Many retailers don’t believe in loyalty programs, seeing them as time-consuming to administrate or an erosion of gross profit.
While this is true, the reason most loyalty programs fail to truly drive sales growth is that they simply aren’t structured correctly.
The Loyalty Program Profit Formula
To ensure your loyalty program will be hugely profitable, consider the following:
1) How many of your customers are actively using their rewards?
2) What is the average transaction value?
To gain a lucrative return on your customer loyalty program, both sides of this formula need to be high (not just one!).
For example, If you have lots of customers with $5 worth of points available and the average transaction value when using those points is $15, this would result in a high volume of lower value sales.
On the flip side, if your customers redeem their rewards against highly-priced purchases but there’s only a small portion of customers using their rewards, you still end up with low revenue (which isn’t ideal!).
Ensuring your loyalty program responds to both usage volume and high transaction values will help you drive program success.
If you’re looking to put in place a successful customer loyalty program, you’ll need to encourage adoption and usage amongst your customers AND higher transaction values.
The 4 Key Changes You Need to Make
To drive program success (and profitability!), these are four simple changes you can implement right now to drive returns for your customer loyalty program.
1) Fix a minimum spending threshold
To drive up the average basket price of transactions, use a minimum points redemption threshold. Set a minimum level of points, and therefore a minimum spend value that must be accumulated before points can be redeemed on a new transaction.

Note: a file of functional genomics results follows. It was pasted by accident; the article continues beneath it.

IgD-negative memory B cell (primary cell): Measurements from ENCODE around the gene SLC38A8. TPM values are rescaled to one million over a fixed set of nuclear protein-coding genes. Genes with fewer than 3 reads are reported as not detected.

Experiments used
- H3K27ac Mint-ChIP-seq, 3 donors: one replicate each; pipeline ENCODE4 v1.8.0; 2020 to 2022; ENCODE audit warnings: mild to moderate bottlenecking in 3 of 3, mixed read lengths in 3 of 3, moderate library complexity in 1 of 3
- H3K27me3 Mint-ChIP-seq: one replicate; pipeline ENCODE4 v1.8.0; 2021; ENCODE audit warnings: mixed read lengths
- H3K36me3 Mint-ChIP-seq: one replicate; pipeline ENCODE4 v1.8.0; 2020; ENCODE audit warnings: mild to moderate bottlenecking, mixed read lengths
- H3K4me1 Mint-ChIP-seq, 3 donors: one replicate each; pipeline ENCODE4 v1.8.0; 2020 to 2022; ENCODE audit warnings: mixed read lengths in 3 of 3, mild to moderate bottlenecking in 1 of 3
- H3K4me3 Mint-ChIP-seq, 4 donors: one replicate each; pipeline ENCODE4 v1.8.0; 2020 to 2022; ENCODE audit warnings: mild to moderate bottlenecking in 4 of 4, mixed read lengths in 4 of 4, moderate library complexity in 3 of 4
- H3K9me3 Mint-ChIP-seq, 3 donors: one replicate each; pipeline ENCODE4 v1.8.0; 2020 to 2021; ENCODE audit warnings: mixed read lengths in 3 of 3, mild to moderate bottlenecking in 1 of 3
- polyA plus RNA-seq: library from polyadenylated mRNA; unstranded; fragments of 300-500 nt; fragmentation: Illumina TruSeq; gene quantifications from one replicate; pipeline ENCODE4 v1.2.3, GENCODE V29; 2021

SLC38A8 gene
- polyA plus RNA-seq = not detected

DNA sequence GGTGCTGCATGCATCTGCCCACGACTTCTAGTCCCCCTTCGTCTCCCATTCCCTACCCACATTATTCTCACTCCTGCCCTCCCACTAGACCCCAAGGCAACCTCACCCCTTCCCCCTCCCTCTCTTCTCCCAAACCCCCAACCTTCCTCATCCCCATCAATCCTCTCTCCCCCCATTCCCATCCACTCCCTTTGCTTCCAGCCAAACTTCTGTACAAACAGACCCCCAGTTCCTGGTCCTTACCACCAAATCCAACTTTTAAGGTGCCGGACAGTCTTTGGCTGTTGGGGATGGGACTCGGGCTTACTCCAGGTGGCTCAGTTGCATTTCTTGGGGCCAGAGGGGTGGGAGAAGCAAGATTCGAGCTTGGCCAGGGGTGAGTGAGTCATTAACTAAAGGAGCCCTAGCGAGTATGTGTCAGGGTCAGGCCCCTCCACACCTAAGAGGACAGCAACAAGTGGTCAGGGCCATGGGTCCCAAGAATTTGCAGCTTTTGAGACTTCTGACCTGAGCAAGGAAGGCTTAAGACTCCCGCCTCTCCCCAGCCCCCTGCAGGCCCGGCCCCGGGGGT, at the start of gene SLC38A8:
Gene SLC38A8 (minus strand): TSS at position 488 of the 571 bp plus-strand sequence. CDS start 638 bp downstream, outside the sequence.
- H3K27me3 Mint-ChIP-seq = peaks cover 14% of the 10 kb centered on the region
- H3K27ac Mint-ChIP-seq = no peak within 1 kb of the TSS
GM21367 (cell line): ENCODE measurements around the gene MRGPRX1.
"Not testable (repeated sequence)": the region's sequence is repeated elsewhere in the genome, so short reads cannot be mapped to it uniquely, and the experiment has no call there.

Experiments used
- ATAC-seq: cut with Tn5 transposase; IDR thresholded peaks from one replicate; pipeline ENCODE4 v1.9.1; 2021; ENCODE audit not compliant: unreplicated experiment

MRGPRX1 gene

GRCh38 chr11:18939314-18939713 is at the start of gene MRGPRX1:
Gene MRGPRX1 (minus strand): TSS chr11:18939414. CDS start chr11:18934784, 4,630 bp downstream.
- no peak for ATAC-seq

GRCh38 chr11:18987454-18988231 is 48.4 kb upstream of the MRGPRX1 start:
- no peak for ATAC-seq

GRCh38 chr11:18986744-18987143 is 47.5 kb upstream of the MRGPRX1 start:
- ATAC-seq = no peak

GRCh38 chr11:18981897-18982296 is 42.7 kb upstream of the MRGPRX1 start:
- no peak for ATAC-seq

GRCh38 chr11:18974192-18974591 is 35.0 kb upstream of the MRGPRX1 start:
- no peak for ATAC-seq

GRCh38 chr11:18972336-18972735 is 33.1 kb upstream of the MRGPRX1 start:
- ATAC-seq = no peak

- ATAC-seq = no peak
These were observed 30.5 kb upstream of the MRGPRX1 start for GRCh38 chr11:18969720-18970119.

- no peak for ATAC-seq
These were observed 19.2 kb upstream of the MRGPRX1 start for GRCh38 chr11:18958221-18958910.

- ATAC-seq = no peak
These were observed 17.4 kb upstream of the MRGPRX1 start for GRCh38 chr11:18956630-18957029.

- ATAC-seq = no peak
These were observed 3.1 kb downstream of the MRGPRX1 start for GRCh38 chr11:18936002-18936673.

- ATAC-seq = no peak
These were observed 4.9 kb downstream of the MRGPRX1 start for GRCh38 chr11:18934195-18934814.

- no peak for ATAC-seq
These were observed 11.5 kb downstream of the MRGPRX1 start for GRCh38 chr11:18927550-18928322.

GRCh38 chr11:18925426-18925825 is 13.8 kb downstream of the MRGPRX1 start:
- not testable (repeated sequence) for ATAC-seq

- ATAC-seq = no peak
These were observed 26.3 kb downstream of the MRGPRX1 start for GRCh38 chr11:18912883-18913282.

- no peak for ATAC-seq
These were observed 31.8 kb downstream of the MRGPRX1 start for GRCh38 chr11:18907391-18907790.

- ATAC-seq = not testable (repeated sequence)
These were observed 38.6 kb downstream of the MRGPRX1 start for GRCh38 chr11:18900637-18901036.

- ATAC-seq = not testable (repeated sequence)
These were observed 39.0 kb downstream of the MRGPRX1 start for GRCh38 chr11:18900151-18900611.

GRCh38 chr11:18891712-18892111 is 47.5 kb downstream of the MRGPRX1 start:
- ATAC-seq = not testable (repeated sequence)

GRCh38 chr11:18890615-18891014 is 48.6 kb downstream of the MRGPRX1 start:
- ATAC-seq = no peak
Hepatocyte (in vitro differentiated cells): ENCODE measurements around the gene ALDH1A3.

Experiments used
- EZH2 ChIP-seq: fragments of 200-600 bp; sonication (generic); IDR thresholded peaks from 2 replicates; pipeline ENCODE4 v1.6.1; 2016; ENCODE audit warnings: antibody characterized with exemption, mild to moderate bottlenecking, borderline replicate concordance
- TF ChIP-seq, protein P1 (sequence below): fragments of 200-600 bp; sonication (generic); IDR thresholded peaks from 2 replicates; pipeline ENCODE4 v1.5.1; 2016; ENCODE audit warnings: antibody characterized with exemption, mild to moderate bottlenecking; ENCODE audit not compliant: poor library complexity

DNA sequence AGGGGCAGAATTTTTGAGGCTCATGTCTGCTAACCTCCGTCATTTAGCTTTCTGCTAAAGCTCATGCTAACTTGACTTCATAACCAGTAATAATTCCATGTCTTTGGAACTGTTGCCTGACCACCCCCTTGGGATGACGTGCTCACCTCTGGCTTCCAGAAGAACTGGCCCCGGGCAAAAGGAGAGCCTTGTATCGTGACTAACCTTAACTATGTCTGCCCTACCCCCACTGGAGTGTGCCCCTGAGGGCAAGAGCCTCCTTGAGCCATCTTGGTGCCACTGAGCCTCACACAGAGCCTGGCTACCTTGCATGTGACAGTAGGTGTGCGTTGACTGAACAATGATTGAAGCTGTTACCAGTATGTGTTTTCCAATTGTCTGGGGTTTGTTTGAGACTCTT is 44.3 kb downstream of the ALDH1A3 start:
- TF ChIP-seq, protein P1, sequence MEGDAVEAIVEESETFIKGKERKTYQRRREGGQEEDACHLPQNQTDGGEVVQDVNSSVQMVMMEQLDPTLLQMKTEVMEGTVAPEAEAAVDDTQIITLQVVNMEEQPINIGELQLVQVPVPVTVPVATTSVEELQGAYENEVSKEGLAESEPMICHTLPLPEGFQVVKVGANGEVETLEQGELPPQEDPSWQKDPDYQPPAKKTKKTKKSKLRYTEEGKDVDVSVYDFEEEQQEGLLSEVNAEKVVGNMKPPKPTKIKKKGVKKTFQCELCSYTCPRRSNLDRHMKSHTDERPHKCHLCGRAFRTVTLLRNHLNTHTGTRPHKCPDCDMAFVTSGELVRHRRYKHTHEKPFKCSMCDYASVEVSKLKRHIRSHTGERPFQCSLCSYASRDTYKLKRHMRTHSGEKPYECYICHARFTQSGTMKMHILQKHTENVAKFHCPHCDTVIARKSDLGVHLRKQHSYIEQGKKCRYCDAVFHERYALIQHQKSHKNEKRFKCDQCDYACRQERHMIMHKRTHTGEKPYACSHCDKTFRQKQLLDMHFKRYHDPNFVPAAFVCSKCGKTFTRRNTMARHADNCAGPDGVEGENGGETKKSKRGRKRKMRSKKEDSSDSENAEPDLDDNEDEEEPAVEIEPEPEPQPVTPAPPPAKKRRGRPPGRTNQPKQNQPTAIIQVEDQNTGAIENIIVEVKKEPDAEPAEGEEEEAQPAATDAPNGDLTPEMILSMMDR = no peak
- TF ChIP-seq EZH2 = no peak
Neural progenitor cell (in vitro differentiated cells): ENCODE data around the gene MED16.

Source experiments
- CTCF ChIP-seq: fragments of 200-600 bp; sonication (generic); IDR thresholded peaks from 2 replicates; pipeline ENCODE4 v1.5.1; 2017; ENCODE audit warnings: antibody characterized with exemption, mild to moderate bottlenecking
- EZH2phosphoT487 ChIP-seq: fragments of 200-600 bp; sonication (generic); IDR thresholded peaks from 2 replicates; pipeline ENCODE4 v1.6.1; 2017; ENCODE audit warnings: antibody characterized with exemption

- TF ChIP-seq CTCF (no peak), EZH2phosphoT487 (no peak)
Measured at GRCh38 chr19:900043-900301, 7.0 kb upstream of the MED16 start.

Typically retailers see a 500% upsell on promotional vouchers, from a well-planned loyalty program.
For example, a customer with $5 of points will generally spend $25 in new sales. However, if we set the minimum spend threshold to $20, they are more likely to spend more $100.
With that in mind, your minimum point redemption threshold should be set at around 20% of your average retail transaction value.
2) Ensure the loyalty program is a win-win for you and your customers
Your loyalty program structure needs to be a win-win on both sides of the equation.
Your points earned per dollar spent ratio must be attractive to your customers and encourage them to return to your store.
An especially smart move here is to offer two or three times bonus loyalty points for items you are carrying as excess inventory.
3) Drive program ‘stickiness’ with automated SMS communications & emails
To ensure a large portion of your customers actually use the loyalty program, you need to do an amazing job with your customer communications!
Use automated SMS alerts and email marketing to prompt your customers to redeem their points or set reminders for birthdays and exclusive offers.
4) Set an expiration date on reward points
By setting an expiration date on rewards points, you can create a real sense of urgency and a call to action for your customers.
For example, set the expiry for your customer points to 60 days from the date they were earned, but remind them 14-15 days in advance via SMS or email.
5) Select a loyalty program structure that is aligned with your business
Many retailers are currently using the wrong loyalty structure. Many only achieve around a 10% lower redemption rate, compared to over 60% redemption rates for retailers that implement these steps, choosing a loyalty program structure that is tailored to their business and margins.
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